Monday, December 16, 2013

Tips for an Effective PowerPoint Presentation

Making an effective PowerPoint presentation is an acquired skill, and one that can help you succeed in your career. It's important to make sure you know what is necessary to deliver a good PowerPoint presentation before you step in front of a room filled with an expectant audience. Otherwise, whatever important information you present will likely be lost on your listeners.

Write a Script
A little planning goes a long way. Since the point of your slides is to illustrate and expand upon what you are going to say to your audience, you should first plan what you intend to say. Then, figure out how to visualize and present it in PowerPoint.

No Paragraphs
Your slides are the illustrations for your presentation, not the presentation itself. They should underline and reinforce what you are saying as you give your presentation. Save the paragraphs of text for your script.

One Point at a Time
Plan your presentation so just one new point is displayed at any given moment. What should be on the screen is the thing you are talking about. Your audience will almost instantly read each slide as soon as it’s displayed. If you immediately display the next four points you plan to make, the audience will be three steps ahead of you waiting for you to catch up rather than listening with interest to the point you are making.

Avoid clutter
A headline, a few bullet points, and maybe an image. Anything more than that and you risk losing your audience as they work to sort out the information on the slide.

Ask Questions of Your Audience
Engage in a little Q&A with your audience. Questions arouse interest, pique curiosity, and involve audiences. Build tension or anticipation by posing a question and letting your audience think a moment before moving to the next slide with the answer.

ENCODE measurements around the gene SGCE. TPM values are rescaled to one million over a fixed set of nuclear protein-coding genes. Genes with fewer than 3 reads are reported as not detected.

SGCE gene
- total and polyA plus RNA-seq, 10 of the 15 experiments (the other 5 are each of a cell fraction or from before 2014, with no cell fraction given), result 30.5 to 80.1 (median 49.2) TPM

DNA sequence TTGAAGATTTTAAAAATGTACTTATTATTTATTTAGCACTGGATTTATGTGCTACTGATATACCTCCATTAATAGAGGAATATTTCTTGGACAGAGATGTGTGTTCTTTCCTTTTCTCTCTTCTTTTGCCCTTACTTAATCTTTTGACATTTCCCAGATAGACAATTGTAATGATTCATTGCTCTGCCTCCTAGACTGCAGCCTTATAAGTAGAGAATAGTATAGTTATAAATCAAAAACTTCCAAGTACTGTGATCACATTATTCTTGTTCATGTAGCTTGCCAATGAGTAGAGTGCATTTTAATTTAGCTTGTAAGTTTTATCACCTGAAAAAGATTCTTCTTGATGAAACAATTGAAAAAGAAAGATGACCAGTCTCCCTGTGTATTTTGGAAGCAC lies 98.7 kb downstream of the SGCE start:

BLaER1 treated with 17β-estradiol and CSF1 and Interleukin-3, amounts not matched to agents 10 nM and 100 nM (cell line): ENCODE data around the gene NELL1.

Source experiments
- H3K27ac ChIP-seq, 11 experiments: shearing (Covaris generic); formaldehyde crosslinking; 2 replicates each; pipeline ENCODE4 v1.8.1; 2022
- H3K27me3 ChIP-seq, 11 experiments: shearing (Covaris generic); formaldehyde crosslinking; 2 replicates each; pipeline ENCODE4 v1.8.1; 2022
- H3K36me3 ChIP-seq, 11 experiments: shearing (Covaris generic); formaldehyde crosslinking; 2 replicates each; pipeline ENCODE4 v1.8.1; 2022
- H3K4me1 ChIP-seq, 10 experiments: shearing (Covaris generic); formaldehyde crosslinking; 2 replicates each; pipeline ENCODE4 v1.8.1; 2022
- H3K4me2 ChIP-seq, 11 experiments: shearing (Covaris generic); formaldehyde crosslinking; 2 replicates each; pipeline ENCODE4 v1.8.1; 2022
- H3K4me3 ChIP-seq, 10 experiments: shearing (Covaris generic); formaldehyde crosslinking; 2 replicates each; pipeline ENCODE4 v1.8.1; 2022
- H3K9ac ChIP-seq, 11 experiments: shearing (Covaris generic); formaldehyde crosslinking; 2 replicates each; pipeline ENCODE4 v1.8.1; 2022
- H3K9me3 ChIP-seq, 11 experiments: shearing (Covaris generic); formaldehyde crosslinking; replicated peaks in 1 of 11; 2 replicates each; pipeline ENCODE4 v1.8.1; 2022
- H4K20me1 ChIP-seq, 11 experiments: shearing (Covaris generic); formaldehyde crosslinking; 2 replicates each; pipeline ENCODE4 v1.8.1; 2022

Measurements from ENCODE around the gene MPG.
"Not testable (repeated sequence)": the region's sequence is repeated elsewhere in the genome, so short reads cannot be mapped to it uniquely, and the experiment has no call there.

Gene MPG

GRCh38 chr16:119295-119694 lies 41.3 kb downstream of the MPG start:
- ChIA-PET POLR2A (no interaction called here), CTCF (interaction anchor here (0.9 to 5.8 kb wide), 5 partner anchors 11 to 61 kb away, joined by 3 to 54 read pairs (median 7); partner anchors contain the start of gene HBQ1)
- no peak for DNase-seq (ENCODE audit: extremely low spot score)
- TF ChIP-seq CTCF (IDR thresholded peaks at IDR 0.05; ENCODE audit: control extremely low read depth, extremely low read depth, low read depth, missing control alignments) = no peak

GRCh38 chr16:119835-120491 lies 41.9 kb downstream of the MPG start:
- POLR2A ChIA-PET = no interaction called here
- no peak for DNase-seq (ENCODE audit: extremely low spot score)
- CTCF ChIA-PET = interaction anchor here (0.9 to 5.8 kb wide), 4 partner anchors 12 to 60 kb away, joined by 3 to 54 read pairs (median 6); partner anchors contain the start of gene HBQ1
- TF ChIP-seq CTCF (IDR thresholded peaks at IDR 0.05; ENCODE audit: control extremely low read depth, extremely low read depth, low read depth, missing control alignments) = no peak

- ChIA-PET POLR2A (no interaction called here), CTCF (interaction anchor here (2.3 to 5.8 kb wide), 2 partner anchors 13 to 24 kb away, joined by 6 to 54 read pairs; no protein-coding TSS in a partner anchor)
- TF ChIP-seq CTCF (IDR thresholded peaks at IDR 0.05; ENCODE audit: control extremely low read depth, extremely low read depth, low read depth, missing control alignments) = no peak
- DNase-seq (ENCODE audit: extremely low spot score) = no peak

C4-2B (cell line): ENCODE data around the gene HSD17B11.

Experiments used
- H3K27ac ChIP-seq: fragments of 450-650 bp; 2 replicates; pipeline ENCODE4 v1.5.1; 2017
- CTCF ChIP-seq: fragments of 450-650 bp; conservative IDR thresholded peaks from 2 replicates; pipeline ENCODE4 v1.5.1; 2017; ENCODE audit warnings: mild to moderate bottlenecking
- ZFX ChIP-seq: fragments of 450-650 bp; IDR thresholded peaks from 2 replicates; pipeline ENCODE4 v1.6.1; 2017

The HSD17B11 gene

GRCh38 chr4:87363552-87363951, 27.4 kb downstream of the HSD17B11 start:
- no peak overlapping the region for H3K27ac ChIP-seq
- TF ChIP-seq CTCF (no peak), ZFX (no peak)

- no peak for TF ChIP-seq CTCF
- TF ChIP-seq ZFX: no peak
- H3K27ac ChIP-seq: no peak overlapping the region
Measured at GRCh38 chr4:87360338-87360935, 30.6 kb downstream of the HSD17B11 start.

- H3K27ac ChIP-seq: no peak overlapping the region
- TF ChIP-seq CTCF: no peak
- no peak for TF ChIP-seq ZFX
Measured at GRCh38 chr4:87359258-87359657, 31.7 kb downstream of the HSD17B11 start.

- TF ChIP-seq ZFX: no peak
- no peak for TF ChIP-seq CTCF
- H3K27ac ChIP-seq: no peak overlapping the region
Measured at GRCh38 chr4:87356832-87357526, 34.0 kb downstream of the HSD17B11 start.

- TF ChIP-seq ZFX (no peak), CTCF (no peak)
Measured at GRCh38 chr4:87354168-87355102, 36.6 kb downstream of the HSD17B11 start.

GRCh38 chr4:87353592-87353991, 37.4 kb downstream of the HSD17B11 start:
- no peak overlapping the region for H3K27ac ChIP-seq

With a little preparation and attentiveness to the needs of your audience, you will effectively deliver the important information from your next PowerPoint presentation.

David Schuchman

Sunday, December 1, 2013

Your Goals Should Always be SMART

You prepare goals for many situations. Whether for project management, employee performance management or personal development, use goals to validate a level of achievement and success. In order for a goal to provide value, it must clarify exactly what is expected and identify the measures used to determine if the goal is achieved. Your goals must be SMART!
Specific: Clearly write and define what you are going to do. Your goal must identify what you will accomplish, an expected result, the purpose or benefit, who are involved, where the work will occur, and any external requirements or constraints to consider.

Measurable: When your goal is measurable, you can determine the progress you are making towards its successful completion. It is difficult to stay motivated to complete your goal when it has no milestones to assess your progress.

Achievable: While a goal should make you feel challenged, the goal should not be extreme. Do not set a goal that is out of reach or well above your ability to perform. You must possess the appropriate knowledge, skills, and abilities needed to achieve the goal.

Relevant: Choose a goal that is important to successfully complete. Your goal needs to pertain directly to the performance or challenge you manage.